A WOMAN IN TROUBLE
The most recent—and possibly final—feature film by consummate American auteur David Lynch, Inland Empire continues Mulholland Dr.’s excavation of cinema’s psychic underbelly.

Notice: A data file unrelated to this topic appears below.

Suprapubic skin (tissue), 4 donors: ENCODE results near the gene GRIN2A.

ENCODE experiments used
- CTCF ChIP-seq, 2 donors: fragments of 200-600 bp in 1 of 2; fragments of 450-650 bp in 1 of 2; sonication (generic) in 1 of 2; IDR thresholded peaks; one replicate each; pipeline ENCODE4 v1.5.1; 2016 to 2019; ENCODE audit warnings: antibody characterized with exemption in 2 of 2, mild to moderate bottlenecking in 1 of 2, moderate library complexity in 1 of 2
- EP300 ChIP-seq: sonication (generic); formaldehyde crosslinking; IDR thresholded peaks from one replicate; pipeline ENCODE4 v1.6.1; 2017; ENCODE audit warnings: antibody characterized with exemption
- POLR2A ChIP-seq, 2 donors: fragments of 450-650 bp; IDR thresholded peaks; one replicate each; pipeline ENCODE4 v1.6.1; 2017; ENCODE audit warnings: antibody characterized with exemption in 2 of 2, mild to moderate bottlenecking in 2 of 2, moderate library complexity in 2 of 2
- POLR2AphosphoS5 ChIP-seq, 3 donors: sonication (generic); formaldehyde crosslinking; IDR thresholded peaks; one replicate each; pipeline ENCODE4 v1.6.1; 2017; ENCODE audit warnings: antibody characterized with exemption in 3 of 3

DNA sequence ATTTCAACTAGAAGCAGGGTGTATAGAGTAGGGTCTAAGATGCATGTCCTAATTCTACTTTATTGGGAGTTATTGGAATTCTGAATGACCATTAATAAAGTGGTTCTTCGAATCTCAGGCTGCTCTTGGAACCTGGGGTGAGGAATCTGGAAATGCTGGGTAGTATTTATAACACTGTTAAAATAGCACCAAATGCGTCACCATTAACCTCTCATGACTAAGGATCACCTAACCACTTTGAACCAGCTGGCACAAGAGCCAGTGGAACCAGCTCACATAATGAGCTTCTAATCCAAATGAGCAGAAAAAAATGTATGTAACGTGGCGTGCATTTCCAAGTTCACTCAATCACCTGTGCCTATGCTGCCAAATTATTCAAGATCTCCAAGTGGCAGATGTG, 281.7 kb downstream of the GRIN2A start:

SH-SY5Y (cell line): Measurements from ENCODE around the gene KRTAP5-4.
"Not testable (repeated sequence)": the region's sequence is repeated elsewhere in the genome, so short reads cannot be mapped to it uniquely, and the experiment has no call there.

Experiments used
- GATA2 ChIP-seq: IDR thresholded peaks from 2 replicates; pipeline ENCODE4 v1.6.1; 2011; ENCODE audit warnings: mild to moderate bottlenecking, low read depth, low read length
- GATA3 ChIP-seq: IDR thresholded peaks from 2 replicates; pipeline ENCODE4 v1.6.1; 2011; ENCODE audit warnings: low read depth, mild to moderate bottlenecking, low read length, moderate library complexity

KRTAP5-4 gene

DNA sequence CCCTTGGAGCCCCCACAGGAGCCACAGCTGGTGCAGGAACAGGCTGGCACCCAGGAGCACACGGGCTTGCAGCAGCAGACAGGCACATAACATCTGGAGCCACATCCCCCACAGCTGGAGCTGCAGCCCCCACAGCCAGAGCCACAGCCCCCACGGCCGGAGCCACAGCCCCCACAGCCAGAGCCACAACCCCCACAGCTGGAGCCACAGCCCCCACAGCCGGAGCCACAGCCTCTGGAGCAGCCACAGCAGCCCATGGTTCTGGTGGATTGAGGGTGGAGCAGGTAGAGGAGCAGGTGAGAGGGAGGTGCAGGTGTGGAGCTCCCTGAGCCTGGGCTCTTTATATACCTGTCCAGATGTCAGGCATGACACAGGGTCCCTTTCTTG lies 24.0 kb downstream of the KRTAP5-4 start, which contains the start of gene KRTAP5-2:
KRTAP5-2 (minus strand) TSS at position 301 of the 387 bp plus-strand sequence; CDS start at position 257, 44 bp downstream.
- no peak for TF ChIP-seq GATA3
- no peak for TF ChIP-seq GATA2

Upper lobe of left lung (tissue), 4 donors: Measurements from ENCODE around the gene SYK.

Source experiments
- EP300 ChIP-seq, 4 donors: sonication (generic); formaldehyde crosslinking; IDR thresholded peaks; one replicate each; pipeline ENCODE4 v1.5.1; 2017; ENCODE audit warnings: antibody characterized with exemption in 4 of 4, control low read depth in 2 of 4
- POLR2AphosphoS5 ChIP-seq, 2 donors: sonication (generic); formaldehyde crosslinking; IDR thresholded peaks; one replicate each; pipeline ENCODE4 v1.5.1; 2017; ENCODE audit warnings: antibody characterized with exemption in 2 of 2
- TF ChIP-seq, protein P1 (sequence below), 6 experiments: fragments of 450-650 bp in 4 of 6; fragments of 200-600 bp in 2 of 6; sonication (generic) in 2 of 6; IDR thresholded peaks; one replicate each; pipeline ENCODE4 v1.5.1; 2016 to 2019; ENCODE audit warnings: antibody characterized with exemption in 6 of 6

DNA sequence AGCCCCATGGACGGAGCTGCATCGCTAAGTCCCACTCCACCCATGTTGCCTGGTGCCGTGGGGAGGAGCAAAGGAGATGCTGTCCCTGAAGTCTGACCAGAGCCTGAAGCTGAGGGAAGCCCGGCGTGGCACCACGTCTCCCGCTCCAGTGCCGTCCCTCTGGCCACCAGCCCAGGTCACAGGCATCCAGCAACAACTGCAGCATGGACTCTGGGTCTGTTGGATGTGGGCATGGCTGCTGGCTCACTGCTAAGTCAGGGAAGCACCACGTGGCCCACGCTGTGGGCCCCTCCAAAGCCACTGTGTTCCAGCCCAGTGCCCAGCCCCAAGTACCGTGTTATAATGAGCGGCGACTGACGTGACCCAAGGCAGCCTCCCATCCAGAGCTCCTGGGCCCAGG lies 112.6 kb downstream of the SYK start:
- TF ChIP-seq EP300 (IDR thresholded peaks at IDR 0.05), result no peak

Written one scene at a time and shot piecemeal over a period of three years on a consumer-grade digital-video camera, Inland Empire is a work shaped by the conditions of its creation. The film, filled with disparate segments and parallel worlds, begins when actress Nikki Grace (Laura Dern), in her cavernous Hollywood mansion, receives a visit from a new neighbor (Grace Zabriskie) who foretells the film’s grave, free-falling identity crisis to follow. It oozes, miasma-like, across continents—one minute we are in sunny California, the next in snowy Old World Poland—awash with the narrow range of colors and murky contrast of digital video. A towering masterwork of American surrealism, Inland Empire is a hyper-textual collage of sinister hypnotists, morose prostitutes, and anthropomorphic rabbits that evolves into a moving, terrifying whole much greater than the sum of its enigmatic parts. Radiating secret meaning and free-floating menace, Inland Empire is a lucid nightmare and a cinephile’s dream.